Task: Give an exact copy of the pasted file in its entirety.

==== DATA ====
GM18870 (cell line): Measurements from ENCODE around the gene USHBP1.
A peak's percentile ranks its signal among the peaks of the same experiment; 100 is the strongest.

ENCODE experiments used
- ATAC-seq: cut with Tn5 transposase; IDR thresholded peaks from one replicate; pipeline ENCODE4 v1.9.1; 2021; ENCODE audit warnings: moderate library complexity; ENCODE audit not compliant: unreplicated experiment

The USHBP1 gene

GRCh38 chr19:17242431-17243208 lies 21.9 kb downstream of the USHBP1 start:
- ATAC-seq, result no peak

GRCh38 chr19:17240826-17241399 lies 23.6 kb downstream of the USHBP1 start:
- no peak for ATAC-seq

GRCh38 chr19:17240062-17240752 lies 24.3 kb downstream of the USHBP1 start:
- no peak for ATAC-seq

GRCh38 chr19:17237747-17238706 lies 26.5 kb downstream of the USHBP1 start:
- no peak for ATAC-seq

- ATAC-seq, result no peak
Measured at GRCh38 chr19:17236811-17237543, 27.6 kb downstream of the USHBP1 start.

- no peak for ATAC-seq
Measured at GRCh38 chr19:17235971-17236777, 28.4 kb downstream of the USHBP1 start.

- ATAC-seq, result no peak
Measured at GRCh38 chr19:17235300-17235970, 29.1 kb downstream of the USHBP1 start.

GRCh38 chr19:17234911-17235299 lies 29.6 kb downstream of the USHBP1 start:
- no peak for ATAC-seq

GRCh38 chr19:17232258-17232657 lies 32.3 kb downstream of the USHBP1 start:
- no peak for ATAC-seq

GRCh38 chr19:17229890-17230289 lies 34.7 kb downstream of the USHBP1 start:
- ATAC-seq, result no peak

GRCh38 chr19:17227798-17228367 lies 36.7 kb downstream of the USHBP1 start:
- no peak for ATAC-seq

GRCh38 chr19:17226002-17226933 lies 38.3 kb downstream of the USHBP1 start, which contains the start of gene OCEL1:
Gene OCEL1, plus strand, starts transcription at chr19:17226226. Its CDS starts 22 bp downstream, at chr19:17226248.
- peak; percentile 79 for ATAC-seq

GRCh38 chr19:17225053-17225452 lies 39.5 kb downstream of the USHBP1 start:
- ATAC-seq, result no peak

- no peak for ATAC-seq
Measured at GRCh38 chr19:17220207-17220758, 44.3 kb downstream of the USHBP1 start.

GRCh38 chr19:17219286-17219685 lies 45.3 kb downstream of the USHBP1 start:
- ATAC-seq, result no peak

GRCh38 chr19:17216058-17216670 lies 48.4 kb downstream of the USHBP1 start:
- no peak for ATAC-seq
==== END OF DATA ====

GM18870 (cell line): Measurements from ENCODE around the gene USHBP1.
A peak's percentile ranks its signal among the peaks of the same experiment; 100 is the strongest.

ENCODE experiments used
- ATAC-seq: cut with Tn5 transposase; IDR thresholded peaks from one replicate; pipeline ENCODE4 v1.9.1; 2021; ENCODE audit warnings: moderate library complexity; ENCODE audit not compliant: unreplicated experiment

The USHBP1 gene

GRCh38 chr19:17242431-17243208 lies 21.9 kb downstream of the USHBP1 start:
- ATAC-seq, result no peak

GRCh38 chr19:17240826-17241399 lies 23.6 kb downstream of the USHBP1 start:
- no peak for ATAC-seq

GRCh38 chr19:17240062-17240752 lies 24.3 kb downstream of the USHBP1 start:
- no peak for ATAC-seq

GRCh38 chr19:17237747-17238706 lies 26.5 kb downstream of the USHBP1 start:
- no peak for ATAC-seq

- ATAC-seq, result no peak
Measured at GRCh38 chr19:17236811-17237543, 27.6 kb downstream of the USHBP1 start.

- no peak for ATAC-seq
Measured at GRCh38 chr19:17235971-17236777, 28.4 kb downstream of the USHBP1 start.

- ATAC-seq, result no peak
Measured at GRCh38 chr19:17235300-17235970, 29.1 kb downstream of the USHBP1 start.

GRCh38 chr19:17234911-17235299 lies 29.6 kb downstream of the USHBP1 start:
- no peak for ATAC-seq

GRCh38 chr19:17232258-17232657 lies 32.3 kb downstream of the USHBP1 start:
- no peak for ATAC-seq

GRCh38 chr19:17229890-17230289 lies 34.7 kb downstream of the USHBP1 start:
- ATAC-seq, result no peak

GRCh38 chr19:17227798-17228367 lies 36.7 kb downstream of the USHBP1 start:
- no peak for ATAC-seq

GRCh38 chr19:17226002-17226933 lies 38.3 kb downstream of the USHBP1 start, which contains the start of gene OCEL1:
Gene OCEL1, plus strand, starts transcription at chr19:17226226. Its CDS starts 22 bp downstream, at chr19:17226248.
- peak; percentile 79 for ATAC-seq

GRCh38 chr19:17225053-17225452 lies 39.5 kb downstream of the USHBP1 start:
- ATAC-seq, result no peak

- no peak for ATAC-seq
Measured at GRCh38 chr19:17220207-17220758, 44.3 kb downstream of the USHBP1 start.

GRCh38 chr19:17219286-17219685 lies 45.3 kb downstream of the USHBP1 start:
- ATAC-seq, result no peak

GRCh38 chr19:17216058-17216670 lies 48.4 kb downstream of the USHBP1 start:
- no peak for ATAC-seq